Meramec Park Flooding

Flooding at Meramec Park's Entrance

Flooding memories are still fresh in the minds of residents living near one of the many rivers and streams in Franklin County.

After a dry 2018, the prospect of spring flooding is again rearing its ugly head for the spring of 2019, but only time will tell if there is a repeat of recent years. 

Severe flooding hit Franklin County with a one-two punch in the winter of 2015 and again in the spring of 2017.

Unexpected and unusual winter flooding occurred just after Christmas and cleanup extended into the spring of 2016.

One year later, as many residents were still in the recovery process, the county was again thrown into a flooding emergency even worse than the one before.

2017 Flooding

On Sunday, April 30, 2017, the county commission was forced to declare a state of emergency due to rising floodwaters on the Bourbeuse River in the center, and the Meramec River on both ends, of Franklin County.

While the rains were still falling, first responders and crews from multiple county departments were on the ground closing roads and evacuating residents.

Rain started falling April 26, 2017 with the final reading of consecutive days ending May 5. The highest daily rainfall was April 30 with 4.48 inches, and total rainfall for that 10-day run was 10.98 inches.

At the worst of the flooding, the Bourbeuse, Meramec and Missouri rivers were at major flood stage. Franklin County’s road arteries were cut off.

At different times, Highways 44, 50, 47, 30 and 185, as well as many local roads, were closed due to flooding.

The Missouri River at Washington, the last to crest, reached its zenith at 31.88 feet. It was the fifth-highest crest on record, trailing 1993, 1995, 1986 and 1844.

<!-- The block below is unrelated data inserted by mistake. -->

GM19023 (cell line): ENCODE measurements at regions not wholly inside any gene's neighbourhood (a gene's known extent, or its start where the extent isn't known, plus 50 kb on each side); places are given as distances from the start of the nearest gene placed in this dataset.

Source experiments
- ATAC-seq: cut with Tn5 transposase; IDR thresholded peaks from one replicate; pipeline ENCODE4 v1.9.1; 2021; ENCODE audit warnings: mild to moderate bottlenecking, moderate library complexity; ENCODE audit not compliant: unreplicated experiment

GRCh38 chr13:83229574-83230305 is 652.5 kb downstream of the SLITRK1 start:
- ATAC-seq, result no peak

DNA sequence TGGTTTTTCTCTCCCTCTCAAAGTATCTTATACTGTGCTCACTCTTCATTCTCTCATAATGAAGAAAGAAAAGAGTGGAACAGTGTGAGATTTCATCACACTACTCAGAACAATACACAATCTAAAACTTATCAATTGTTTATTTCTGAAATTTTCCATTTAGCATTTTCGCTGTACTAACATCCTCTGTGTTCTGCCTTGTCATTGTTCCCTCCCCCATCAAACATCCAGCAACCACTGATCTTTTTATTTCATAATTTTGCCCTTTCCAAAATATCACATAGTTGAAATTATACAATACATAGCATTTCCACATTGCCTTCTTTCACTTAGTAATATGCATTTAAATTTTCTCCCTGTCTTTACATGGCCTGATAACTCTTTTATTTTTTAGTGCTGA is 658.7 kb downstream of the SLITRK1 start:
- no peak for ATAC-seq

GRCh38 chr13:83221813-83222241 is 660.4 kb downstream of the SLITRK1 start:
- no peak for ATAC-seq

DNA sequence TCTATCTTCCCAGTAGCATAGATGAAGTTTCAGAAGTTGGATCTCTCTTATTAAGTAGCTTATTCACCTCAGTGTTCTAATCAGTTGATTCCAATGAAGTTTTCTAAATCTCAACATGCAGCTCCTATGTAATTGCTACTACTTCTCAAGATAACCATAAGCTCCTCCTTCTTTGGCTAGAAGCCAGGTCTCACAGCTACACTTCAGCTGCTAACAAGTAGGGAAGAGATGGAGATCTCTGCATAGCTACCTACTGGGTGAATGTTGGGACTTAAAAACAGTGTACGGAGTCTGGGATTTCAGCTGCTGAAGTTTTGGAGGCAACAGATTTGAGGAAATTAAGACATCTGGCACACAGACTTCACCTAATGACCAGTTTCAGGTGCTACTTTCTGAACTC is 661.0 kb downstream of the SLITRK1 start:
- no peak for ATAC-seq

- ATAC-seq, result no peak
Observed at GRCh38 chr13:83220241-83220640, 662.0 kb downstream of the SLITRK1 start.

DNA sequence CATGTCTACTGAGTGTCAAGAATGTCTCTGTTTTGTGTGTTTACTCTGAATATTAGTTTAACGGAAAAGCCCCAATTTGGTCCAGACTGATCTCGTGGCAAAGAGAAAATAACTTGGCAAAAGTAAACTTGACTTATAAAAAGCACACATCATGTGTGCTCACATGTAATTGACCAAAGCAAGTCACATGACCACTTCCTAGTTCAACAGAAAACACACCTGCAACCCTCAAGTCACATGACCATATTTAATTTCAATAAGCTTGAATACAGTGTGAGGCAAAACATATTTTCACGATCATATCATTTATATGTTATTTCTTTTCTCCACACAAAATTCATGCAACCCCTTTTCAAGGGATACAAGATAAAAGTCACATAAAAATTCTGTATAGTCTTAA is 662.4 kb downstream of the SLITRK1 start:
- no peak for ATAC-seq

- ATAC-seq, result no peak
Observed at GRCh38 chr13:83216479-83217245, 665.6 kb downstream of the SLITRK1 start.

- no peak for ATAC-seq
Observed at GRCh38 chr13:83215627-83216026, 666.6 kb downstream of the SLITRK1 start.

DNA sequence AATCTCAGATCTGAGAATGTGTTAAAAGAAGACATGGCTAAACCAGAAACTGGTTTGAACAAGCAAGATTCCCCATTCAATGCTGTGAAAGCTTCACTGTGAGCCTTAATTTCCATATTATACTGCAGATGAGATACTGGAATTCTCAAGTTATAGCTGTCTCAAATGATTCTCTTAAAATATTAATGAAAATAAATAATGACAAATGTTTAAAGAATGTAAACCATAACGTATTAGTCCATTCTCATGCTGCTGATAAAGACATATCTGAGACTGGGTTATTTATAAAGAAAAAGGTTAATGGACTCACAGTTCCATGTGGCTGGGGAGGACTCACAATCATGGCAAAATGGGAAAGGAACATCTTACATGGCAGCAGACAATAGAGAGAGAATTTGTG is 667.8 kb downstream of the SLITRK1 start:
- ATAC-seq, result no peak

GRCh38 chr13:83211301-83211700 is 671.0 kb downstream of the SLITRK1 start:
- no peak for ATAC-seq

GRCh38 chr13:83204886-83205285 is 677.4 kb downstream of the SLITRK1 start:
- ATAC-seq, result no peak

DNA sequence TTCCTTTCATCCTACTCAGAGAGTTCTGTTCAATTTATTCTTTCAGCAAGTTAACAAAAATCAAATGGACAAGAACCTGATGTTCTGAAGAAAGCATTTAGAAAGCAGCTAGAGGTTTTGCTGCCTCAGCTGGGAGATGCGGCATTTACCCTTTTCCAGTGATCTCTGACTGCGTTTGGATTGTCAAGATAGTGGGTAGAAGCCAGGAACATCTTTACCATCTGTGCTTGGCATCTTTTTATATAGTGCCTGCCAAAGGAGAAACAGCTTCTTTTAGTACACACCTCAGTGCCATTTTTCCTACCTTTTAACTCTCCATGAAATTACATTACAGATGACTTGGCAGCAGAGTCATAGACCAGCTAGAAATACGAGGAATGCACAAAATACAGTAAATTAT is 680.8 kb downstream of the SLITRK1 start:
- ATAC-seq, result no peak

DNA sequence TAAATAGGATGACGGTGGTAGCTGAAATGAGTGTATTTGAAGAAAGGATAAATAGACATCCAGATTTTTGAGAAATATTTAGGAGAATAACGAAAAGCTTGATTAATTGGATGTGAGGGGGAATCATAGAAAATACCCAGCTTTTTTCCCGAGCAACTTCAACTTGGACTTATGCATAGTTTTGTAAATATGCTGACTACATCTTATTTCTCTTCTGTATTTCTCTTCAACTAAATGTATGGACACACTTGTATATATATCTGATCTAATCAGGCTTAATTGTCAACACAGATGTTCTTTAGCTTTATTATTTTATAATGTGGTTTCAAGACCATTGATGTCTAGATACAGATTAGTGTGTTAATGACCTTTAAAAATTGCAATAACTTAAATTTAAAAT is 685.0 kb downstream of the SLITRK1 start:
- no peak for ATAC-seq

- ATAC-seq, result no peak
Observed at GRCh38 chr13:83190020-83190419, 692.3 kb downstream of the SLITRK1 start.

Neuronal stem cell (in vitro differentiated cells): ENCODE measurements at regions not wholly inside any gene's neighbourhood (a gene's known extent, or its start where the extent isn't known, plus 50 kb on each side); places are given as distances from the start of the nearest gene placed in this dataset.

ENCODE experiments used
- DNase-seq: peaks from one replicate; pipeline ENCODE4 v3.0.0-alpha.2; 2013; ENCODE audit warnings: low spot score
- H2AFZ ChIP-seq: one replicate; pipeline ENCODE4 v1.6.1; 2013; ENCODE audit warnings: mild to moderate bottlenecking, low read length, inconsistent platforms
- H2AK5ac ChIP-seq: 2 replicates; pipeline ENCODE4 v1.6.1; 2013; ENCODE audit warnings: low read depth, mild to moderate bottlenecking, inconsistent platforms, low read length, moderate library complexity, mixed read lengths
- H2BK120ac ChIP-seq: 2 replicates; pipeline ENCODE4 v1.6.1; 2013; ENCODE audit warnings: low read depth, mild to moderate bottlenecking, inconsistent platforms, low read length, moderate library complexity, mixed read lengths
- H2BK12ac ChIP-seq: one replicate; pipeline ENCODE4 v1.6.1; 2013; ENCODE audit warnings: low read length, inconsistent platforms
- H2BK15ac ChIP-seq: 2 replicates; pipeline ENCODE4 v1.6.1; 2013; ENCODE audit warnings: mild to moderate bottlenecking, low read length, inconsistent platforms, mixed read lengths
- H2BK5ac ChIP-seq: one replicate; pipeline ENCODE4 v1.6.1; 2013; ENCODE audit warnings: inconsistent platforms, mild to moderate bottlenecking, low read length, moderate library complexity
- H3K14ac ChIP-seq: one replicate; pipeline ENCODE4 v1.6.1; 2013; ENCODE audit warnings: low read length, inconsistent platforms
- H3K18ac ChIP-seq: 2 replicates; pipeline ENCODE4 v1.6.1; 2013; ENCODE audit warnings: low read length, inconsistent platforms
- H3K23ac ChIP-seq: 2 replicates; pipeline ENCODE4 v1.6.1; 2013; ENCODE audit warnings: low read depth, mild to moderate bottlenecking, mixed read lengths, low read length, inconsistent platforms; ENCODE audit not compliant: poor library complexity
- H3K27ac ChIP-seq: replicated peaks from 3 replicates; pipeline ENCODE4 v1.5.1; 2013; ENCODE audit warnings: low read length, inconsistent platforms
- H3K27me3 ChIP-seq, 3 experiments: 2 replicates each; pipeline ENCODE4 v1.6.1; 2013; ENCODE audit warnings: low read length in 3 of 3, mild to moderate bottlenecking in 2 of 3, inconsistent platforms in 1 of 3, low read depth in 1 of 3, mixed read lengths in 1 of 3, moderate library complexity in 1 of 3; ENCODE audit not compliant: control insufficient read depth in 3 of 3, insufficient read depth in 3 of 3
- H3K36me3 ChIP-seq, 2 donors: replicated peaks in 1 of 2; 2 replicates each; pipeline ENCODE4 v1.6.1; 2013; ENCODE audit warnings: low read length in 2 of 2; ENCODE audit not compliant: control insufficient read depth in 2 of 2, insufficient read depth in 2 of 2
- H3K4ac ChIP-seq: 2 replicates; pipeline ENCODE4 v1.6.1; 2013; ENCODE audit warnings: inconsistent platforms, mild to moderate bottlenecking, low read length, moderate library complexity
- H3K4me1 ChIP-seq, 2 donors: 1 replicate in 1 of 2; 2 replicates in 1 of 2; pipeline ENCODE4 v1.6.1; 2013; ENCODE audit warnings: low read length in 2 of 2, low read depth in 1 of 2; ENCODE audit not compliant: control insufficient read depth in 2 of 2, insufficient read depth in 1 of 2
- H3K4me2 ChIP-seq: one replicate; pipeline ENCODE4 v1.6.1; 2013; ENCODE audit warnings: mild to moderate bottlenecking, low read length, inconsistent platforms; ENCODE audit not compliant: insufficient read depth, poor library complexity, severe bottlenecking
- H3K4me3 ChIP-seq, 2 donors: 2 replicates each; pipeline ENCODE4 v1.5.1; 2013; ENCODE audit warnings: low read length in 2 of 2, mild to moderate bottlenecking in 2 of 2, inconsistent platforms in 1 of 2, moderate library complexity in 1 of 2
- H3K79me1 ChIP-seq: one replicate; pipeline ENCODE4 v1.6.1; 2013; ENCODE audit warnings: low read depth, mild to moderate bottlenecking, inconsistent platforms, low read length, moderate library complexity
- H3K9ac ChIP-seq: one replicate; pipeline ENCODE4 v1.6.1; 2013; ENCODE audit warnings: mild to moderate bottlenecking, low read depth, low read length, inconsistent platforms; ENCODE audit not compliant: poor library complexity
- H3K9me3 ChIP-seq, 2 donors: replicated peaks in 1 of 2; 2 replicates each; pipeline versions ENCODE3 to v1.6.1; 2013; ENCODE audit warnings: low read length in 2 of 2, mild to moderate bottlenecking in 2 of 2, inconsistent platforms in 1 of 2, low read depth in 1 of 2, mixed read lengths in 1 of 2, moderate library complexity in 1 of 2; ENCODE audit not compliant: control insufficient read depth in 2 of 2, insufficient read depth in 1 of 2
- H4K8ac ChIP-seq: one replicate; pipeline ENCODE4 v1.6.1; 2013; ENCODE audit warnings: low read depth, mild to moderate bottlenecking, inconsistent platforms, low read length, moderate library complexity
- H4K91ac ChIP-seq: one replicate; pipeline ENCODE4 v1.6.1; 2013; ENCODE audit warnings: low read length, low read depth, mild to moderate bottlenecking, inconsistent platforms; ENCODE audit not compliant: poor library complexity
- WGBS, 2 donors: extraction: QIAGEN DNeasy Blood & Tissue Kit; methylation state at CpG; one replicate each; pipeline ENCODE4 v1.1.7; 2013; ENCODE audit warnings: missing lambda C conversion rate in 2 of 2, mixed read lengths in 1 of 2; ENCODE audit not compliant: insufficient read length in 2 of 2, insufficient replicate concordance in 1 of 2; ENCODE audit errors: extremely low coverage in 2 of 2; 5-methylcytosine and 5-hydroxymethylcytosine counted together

When all was said and done, Franklin County ranked in the top 10 counties in Missouri to suffer damages in the flooding.


In all, about one-third of the 941 total structures in the unincorporated county flood plains were damaged, including 280 nonprimary structures.

An additional 51 primary structures were also affected.

In this case, a nonprimary structure can be anything from a chicken coop to a river cabin or clubhouse. A primary structure is classified as a residence.

Across the county 154 FEMA claims were made and $589,146 was paid out to homeowners.

The highest number of claims was in Pacific, followed by St. Clair, Robertsville and Villa Ridge.

Smaller numbers of claims were filed by residents in Union, Sullivan, New Haven and Lonedell.


The flooding in 2017 cost Franklin County $406,045 for overtime, materials and resources.

The county was reimbursed for 75 percent of its costs after it surpassed the $366,000 threshold, leaving a final bill of $100,551 for the flood efforts.

The low cost is remarkable, officials have said, considering it included the removal and demolition of the 130-year-old Bruns Bridge which had been washed away in the flood and came to rest in the Meramec River bottom outside St. Clair.

In addition to initial responses, and the Bruns Bridge, several county roads were damaged by the rain, flowing and standing floodwaters as well.

The costs for these repairs were the highest to the county at $276,602.

Mill Hill Road ($67,053) outside St. Clair completely washed out as did Old Highway 100 ($119,145) outside Washington and had to be completely rebuilt.

Repairs to other roads in the eastern district of the county cost $57,923 and $32,479 in the western district.